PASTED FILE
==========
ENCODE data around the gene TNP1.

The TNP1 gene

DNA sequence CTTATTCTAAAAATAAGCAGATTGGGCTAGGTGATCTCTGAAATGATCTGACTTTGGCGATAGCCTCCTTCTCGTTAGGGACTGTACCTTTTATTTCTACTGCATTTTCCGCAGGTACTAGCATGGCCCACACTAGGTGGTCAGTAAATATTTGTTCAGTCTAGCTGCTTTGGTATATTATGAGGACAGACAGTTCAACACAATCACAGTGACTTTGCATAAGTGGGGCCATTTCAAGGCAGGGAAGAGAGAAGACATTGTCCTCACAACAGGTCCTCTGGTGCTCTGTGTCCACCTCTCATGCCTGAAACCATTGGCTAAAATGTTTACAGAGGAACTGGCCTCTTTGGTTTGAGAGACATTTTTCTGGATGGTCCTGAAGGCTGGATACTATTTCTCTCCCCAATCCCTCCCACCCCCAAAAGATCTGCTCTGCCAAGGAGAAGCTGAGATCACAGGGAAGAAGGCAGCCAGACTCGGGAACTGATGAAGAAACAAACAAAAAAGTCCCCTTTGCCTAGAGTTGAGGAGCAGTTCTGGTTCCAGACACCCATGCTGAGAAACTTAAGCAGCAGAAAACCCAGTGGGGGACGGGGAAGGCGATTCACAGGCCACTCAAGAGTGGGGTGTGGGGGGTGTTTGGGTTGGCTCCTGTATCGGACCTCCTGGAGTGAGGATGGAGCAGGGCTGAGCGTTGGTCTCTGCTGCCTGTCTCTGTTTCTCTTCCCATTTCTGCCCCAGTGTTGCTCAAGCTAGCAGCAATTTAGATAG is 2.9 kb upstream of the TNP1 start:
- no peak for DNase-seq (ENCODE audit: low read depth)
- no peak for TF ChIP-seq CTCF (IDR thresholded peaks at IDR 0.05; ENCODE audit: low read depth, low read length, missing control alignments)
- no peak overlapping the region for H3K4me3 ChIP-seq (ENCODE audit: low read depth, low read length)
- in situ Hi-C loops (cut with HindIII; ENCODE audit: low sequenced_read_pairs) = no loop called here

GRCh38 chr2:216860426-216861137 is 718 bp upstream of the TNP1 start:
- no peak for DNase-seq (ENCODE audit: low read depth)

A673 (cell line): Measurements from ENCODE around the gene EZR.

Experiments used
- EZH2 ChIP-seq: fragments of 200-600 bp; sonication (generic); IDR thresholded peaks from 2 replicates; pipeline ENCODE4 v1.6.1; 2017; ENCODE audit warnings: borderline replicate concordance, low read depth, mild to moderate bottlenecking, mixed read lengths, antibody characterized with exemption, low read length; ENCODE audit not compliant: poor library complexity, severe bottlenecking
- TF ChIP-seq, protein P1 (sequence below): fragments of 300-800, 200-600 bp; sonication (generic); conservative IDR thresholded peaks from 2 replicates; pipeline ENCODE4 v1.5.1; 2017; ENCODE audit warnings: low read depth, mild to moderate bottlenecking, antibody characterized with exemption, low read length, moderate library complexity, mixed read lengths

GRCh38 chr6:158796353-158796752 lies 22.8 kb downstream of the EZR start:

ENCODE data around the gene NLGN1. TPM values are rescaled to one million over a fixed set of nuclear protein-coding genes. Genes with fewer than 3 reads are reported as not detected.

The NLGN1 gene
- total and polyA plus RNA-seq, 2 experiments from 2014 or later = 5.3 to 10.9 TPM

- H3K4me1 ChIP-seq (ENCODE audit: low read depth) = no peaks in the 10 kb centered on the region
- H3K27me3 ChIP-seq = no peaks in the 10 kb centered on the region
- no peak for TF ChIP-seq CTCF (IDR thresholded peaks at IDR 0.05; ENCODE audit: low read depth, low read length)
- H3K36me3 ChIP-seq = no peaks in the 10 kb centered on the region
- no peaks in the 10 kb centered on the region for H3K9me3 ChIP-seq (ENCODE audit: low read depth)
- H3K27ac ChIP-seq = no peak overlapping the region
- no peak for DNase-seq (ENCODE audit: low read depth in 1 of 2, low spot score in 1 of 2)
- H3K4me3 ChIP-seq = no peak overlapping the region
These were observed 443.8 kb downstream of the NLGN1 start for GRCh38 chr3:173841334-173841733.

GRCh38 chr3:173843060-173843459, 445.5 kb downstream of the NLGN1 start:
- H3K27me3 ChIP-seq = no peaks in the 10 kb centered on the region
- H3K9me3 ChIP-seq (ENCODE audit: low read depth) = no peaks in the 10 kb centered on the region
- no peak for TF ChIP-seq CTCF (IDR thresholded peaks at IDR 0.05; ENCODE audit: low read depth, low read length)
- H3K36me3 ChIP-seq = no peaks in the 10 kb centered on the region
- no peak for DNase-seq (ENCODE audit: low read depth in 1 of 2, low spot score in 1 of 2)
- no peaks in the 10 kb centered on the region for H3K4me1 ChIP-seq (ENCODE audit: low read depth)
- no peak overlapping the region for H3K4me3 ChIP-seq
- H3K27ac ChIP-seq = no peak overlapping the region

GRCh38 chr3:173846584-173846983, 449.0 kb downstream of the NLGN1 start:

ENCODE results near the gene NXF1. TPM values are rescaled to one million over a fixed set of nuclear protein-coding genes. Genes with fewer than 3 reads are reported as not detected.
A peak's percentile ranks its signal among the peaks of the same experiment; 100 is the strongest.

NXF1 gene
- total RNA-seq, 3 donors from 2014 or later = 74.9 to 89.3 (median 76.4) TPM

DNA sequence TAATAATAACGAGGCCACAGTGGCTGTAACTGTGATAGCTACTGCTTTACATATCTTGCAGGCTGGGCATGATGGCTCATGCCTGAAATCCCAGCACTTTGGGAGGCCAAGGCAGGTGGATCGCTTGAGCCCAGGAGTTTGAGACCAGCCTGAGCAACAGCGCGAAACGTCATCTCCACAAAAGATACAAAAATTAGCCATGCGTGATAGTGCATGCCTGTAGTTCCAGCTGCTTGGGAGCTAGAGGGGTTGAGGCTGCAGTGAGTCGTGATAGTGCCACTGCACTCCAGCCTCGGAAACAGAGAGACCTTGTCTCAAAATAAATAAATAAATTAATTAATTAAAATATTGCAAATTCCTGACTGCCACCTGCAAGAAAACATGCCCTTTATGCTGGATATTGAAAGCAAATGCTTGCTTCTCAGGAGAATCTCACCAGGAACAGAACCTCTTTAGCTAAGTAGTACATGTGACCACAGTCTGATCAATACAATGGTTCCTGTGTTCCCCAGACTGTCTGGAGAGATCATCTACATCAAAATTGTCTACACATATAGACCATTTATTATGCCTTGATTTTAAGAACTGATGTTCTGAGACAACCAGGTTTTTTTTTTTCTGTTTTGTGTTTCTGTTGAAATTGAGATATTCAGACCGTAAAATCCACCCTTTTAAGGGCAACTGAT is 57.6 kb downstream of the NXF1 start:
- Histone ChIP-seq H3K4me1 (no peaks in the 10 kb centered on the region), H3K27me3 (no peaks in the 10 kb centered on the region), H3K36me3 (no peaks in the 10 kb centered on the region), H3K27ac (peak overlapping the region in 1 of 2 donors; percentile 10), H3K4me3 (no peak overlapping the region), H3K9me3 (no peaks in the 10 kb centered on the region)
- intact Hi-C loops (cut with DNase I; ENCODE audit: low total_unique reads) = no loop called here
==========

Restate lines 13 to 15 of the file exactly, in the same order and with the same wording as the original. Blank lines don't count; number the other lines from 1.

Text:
- TF ChIP-seq, protein P1 (sequence below): fragments of 300-800, 200-600 bp; sonication (generic); conservative IDR thresholded peaks from 2 replicates; pipeline ENCODE4 v1.5.1; 2017; ENCODE audit warnings: low read depth, mild to moderate bottlenecking, antibody characterized with exemption, low read length, moderate library complexity, mixed read lengths

GRCh38 chr6:158796353-158796752 lies 22.8 kb downstream of the EZR start:

ENCODE data around the gene NLGN1. TPM values are rescaled to one million over a fixed set of nuclear protein-coding genes. Genes with fewer than 3 reads are reported as not detected.